MRI recording of the cervical spine of a patient without neurological and with minor orthopedic clinical findings (slight rotation limitations), but with significant movement limitations of both shoulder joints and radiating symptoms in both arms. Severe deformities of the cervical vertebrae damage the nervous system and thus cause the radiation symptoms according to the radiological conclusion. Multiple operations did not lead to any improvement of the clinical symptoms. Professional exercise treatments significantly improved both the mobility of the shoulder joints and the radiating symptoms (with the patient's consent, data known to the author).

When examining back pain, doctors and physiotherapists still focus on the spinal column with its intervertebral discs and peripheral nerves emerging from the spinal column.

Radicular vs. nociceptive pain
The diagnosis of radiating pain in an arm or leg as neuropathic (nerve) pain is based on an 18th century hypothesis that nerve fibers can be irritated by damage, causing (nerve) pain. This hypothetical (albeit modified) concept is still current and widely accepted in the medical and paramedical world.

On the other hand, there is the scientifically based concept of nociceptive pain, which is based on the activation of nociceptors. Ligamentous structures in the joint as well as the subchondral bone plate are abundantly supplied with nociceptors, among others. Although the exact mechanism of radiating pain in joint dysfunction is not well understood, the close association of these structures with myofascial and osteofascial tissues may be the explanation for radiating pain. There is a growing body of clinical evidence to support this concept. An increasing number of well-documented case reports and cohort studies show that radiating pain, which could just as easily be diagnosed as radicular symptoms, has completely disappeared after joint replacement surgery. In addition, there is increasing empirical evidence of the nociceptive nature of radiating pain. Specific training of joints in symptomatic arthrogenic dysfunction leads directly to reduction of the radiating symptoms for a shorter or longer period, depending on the nature of the arthrogenic dysfunction. 

Real physical damage to nerve fibers results in sensory and/or motor irreversible deficits (i.e., no pain), not to be confused with (partially) reversible arthritic symptoms such as loss of strength, sensory disturbances and pain.

Radiological - clinical examination
Although the diagnosis of neuropathic pain is "confirmed" by radiological diagnostics that clearly show stenoses and disc pathology such as herniated discs, more and more researchers are pointing out the lack of a clear correlation between the results of radiological examination and clinical symptoms. Persons without complaints frequently show similar radiological abnormalities and persons with complaints just as often do not show any abnormalities.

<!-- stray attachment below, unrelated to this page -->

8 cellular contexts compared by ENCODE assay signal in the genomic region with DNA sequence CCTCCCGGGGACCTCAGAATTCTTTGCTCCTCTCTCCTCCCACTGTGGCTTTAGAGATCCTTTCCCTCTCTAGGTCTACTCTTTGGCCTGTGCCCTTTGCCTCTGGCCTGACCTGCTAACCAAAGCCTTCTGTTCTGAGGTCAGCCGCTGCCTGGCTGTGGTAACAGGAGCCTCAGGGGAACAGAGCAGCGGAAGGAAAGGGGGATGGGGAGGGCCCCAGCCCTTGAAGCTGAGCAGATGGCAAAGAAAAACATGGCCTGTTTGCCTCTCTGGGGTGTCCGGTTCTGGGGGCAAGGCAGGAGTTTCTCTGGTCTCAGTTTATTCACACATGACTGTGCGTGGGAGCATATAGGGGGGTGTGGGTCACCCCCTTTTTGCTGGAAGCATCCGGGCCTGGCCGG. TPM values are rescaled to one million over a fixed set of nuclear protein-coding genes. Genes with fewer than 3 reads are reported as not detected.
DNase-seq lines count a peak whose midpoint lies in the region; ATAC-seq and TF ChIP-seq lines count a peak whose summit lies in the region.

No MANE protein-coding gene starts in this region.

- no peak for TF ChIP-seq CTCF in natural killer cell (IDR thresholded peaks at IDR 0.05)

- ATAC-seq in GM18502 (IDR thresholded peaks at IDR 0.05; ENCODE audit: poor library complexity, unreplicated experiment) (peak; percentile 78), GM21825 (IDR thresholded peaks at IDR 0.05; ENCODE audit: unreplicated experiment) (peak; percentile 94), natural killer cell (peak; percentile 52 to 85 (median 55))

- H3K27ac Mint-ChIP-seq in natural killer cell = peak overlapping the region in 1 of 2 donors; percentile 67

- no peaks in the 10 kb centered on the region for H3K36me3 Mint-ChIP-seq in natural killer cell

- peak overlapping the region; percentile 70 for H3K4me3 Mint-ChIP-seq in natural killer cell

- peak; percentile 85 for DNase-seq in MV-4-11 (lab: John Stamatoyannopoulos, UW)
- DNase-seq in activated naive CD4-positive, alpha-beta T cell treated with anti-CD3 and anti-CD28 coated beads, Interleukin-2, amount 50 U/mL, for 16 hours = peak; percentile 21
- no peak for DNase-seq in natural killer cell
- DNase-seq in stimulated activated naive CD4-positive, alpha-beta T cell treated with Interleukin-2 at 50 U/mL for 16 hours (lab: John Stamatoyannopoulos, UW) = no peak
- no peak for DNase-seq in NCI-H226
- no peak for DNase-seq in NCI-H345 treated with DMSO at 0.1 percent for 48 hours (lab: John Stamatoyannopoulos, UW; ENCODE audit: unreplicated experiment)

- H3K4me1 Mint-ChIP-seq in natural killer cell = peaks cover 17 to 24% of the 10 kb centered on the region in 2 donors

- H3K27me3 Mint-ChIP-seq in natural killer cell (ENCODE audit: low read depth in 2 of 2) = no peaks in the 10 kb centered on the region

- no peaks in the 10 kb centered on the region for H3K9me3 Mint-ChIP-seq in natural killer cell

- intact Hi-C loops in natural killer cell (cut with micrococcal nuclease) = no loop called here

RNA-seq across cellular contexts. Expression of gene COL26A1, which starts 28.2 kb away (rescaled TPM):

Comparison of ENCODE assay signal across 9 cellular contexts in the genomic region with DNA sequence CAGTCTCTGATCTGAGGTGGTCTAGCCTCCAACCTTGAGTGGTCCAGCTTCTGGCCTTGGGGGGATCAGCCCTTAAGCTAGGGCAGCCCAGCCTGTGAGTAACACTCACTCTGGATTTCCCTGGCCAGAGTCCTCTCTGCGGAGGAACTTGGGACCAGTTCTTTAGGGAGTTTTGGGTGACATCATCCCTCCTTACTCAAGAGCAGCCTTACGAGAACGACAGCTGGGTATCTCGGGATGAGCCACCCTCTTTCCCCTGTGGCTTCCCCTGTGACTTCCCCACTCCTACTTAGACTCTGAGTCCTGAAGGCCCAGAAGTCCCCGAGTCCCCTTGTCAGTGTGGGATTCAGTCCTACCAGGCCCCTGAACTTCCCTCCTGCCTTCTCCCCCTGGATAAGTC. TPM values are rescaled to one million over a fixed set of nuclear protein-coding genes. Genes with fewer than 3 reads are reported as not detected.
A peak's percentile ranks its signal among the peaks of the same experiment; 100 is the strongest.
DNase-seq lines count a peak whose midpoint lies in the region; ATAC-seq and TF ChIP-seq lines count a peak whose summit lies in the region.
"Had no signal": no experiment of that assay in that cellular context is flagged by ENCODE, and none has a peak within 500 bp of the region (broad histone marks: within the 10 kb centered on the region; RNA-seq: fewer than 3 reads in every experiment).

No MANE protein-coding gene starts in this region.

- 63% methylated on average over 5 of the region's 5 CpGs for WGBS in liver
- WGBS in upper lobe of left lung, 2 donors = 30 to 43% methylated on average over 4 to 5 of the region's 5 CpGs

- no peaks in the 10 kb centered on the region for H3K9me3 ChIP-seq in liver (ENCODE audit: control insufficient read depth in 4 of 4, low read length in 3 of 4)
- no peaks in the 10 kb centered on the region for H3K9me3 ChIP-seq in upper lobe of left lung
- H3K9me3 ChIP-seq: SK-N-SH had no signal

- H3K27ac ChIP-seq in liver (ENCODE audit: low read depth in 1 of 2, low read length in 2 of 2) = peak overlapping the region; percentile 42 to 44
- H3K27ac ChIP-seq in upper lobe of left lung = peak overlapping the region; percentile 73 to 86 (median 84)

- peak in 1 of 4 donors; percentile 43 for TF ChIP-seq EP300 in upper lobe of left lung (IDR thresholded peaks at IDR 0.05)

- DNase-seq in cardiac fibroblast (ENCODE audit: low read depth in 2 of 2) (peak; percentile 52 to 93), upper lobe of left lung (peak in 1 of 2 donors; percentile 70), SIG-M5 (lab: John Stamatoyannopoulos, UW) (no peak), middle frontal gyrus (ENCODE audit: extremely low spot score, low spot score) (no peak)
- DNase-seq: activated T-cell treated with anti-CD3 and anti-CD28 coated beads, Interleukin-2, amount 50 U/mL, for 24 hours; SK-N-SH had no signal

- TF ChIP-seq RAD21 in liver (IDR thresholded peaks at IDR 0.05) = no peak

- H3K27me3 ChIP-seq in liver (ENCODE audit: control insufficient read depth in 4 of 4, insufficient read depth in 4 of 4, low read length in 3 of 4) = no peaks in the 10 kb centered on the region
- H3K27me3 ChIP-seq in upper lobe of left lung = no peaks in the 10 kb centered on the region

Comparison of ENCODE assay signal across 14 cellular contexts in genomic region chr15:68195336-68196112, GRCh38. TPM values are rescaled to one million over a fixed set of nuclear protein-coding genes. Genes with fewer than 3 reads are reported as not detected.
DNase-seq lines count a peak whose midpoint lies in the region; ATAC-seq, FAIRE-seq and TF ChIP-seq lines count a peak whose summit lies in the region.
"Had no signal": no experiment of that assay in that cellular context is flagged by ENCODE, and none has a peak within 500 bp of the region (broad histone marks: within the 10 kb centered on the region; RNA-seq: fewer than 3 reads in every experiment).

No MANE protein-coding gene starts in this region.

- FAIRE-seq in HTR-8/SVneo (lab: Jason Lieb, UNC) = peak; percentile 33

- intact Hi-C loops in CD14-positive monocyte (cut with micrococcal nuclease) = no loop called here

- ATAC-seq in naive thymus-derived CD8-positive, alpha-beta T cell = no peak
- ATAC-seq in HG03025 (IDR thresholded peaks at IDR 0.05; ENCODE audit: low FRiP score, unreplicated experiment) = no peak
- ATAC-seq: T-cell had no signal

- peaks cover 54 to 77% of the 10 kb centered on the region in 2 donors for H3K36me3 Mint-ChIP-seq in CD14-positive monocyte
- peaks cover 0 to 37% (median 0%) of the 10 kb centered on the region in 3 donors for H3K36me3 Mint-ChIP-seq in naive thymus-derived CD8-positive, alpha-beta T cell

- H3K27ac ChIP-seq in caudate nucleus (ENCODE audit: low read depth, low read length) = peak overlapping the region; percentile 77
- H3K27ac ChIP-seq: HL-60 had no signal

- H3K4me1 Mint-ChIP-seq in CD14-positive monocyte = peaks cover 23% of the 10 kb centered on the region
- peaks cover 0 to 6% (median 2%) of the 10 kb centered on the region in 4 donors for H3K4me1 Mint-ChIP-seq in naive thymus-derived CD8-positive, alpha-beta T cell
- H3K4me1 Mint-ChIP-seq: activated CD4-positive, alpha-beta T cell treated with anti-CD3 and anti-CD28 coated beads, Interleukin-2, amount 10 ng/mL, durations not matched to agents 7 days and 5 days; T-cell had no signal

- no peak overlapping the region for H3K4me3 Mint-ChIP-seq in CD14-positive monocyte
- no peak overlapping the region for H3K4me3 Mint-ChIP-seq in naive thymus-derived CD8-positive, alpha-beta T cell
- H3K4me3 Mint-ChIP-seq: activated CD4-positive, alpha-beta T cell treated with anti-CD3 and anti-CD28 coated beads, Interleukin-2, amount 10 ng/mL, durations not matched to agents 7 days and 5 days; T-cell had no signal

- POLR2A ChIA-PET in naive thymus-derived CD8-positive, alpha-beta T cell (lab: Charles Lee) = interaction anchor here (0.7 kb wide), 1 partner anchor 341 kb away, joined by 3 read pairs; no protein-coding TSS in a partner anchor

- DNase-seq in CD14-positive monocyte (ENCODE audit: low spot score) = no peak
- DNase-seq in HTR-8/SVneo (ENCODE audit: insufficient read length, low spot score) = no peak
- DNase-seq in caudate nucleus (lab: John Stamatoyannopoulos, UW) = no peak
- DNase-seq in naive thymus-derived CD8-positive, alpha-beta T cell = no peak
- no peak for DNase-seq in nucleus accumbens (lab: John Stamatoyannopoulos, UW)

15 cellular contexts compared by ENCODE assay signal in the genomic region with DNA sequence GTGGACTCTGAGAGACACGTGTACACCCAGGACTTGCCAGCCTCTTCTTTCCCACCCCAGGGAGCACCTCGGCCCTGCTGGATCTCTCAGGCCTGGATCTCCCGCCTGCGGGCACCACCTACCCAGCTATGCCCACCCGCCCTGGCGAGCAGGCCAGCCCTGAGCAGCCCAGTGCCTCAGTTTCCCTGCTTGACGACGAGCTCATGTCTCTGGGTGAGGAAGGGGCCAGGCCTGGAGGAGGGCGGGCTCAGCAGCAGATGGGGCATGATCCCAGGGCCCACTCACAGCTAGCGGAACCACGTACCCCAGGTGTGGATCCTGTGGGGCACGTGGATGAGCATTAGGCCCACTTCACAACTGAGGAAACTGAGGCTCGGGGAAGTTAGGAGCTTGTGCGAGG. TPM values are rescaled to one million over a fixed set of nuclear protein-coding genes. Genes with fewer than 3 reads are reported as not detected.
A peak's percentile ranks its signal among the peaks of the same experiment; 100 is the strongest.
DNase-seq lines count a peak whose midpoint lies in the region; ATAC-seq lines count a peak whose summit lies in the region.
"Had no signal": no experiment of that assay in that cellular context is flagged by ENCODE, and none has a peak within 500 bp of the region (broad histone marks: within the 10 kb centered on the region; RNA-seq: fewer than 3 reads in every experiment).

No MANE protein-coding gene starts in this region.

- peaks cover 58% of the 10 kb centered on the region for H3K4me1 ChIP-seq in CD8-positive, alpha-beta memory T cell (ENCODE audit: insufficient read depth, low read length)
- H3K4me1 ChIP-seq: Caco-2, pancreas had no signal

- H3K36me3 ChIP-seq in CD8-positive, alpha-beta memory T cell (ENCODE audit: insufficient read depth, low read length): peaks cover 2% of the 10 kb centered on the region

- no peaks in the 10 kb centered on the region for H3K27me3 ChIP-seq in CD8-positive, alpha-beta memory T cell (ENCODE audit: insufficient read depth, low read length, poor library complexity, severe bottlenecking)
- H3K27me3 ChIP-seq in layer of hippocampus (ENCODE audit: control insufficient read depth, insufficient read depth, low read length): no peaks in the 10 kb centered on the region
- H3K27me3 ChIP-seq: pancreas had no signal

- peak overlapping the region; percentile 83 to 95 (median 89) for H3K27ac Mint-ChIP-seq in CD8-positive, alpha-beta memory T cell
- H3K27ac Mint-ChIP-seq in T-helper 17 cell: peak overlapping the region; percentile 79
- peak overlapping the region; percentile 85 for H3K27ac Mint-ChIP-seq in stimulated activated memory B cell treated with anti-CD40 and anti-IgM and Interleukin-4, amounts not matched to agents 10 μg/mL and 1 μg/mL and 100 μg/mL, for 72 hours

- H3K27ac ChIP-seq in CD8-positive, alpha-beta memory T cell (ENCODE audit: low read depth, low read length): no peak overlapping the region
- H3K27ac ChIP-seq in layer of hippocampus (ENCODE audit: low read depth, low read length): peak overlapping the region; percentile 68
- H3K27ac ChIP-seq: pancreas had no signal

Clinical motor examination, on the other hand, can, if properly performed, provide accurate information about the function and condition of the locomotor apparatus (pain - mobility - strength) and thus establish clear links between symptoms and their causes.

There are more and more scientific publications showing that in advanced arthrosis, joint replacement surgery leads to significant pain relief in most cases, and motor treatments for symptoms of incipient and moderate arthrosis lead to a significant reduction in (radiating) pain and even freedom from pain. Advanced stages of arthrosis are much more difficult to treat with movement therapy due to their low resilience, and surgical therapy with the aim of joint replacement then comes closer into focus. 

The spine - an indestructible framework
Although radiological images show a fragile spinal column with frequent abnormalities, the spinal column is in fact extremely robust. The stable construction of the individual building blocks and their mutual arrangement, combined with only slight mutual movement, make the spine very suitable for absorbing high loads from, for example, arms and legs and for protecting the spinal cord and its peripheral nerves. 

The most vulnerable parts of the lumbar spine are the connections of the sacrum with the intestinal bones (SI-joint) and the lumbar spine (L5-S1-joint).
The cervical spine is vulnerable due to its movement function for the head and its related complex and fine construction. Motoric dysfunctions of the shoulder joints alter the stance of the cervical spine and can lead to overloading of its ligamentous structures; even slight motoric dysfunctions of the hip weight alter the stance of the lumbar spine and thus lead to overloading of the ligamentous structures of the SI complex, the most common cause of lower back pain.   

For rehabilitation management, these clinical facts have great consequences. The cervical and lumbar radicular syndrome, intervertebral stenoses and herniated discs lose a large part of their diagnostic value, while an accurate assessment of motor joint functions gains considerable clinical significance in back pain.